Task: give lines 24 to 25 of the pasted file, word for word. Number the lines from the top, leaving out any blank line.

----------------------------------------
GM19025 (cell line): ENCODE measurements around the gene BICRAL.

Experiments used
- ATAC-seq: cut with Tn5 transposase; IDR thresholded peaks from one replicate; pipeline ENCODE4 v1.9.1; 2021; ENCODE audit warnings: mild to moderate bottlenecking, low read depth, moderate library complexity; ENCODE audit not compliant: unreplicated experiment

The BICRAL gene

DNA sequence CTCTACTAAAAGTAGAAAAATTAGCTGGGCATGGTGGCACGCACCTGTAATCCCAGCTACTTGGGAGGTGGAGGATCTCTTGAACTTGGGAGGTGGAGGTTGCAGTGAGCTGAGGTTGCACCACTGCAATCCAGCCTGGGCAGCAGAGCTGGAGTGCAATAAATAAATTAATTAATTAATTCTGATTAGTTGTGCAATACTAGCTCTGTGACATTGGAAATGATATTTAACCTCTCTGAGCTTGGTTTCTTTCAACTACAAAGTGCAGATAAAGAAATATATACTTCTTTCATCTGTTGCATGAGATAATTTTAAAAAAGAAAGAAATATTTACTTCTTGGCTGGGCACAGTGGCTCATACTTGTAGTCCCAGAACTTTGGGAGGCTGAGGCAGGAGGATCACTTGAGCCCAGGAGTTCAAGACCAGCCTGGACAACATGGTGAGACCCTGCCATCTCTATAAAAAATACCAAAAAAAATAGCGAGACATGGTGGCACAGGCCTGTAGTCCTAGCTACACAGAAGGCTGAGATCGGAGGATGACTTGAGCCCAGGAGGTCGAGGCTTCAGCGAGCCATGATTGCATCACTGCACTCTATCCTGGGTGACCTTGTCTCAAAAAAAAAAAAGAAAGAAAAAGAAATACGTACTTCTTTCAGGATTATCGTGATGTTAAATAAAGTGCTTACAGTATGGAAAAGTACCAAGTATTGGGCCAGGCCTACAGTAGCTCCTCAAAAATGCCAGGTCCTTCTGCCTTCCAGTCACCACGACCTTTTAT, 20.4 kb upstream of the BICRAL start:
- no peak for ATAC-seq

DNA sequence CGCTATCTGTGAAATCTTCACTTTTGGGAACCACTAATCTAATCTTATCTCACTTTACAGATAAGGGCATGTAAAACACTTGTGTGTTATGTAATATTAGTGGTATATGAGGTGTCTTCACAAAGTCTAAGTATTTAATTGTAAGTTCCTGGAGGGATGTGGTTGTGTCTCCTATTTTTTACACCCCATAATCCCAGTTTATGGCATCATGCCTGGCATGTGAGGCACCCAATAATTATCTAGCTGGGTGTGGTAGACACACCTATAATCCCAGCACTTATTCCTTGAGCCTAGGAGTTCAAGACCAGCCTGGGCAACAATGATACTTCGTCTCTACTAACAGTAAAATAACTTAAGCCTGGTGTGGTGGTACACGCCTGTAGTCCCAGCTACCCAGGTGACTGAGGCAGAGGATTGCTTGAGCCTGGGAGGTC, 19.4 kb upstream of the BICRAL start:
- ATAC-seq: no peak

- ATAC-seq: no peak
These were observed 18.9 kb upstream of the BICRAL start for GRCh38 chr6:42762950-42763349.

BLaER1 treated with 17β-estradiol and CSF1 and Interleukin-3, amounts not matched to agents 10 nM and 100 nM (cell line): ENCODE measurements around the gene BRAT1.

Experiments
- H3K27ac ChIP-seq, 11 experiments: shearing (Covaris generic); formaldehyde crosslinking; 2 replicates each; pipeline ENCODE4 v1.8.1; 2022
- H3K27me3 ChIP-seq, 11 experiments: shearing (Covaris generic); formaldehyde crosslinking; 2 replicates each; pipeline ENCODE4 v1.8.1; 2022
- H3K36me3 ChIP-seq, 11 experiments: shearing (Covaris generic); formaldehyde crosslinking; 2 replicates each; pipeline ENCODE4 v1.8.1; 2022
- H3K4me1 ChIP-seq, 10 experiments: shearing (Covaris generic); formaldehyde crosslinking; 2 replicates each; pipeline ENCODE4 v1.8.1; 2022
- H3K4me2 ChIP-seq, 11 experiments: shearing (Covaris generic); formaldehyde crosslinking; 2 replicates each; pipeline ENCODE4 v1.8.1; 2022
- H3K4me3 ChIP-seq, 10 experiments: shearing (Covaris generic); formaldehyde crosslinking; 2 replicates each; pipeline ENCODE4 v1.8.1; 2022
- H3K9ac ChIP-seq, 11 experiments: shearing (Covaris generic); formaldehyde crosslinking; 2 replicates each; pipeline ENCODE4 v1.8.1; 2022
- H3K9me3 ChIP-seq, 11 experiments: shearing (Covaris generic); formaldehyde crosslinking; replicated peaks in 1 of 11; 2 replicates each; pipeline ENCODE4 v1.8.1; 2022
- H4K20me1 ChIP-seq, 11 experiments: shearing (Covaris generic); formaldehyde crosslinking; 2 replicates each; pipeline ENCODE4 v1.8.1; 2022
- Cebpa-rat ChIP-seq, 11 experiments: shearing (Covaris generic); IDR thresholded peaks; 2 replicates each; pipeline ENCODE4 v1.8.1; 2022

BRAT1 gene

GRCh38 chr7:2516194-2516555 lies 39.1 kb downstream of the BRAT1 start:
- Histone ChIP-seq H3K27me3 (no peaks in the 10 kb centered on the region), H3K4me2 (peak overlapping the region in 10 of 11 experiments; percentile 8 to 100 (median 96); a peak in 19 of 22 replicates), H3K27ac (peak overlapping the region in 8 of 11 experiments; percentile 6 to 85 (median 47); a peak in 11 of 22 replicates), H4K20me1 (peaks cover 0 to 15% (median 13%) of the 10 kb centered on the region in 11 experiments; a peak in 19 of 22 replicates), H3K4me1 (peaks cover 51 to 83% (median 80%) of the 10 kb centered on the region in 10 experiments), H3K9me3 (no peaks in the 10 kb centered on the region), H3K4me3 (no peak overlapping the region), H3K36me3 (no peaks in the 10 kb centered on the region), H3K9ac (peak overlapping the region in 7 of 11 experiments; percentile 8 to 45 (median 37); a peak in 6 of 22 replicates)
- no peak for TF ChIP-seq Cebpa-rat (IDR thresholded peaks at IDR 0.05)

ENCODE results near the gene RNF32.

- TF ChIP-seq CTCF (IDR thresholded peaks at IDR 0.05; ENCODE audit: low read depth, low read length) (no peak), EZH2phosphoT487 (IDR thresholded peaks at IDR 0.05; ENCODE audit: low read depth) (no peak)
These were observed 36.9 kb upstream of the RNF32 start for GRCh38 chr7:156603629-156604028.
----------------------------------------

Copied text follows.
GRCh38 chr7:2516194-2516555 lies 39.1 kb downstream of the BRAT1 start:
- Histone ChIP-seq H3K27me3 (no peaks in the 10 kb centered on the region), H3K4me2 (peak overlapping the region in 10 of 11 experiments; percentile 8 to 100 (median 96); a peak in 19 of 22 replicates), H3K27ac (peak overlapping the region in 8 of 11 experiments; percentile 6 to 85 (median 47); a peak in 11 of 22 replicates), H4K20me1 (peaks cover 0 to 15% (median 13%) of the 10 kb centered on the region in 11 experiments; a peak in 19 of 22 replicates), H3K4me1 (peaks cover 51 to 83% (median 80%) of the 10 kb centered on the region in 10 experiments), H3K9me3 (no peaks in the 10 kb centered on the region), H3K4me3 (no peak overlapping the region), H3K36me3 (no peaks in the 10 kb centered on the region), H3K9ac (peak overlapping the region in 7 of 11 experiments; percentile 8 to 45 (median 37); a peak in 6 of 22 replicates)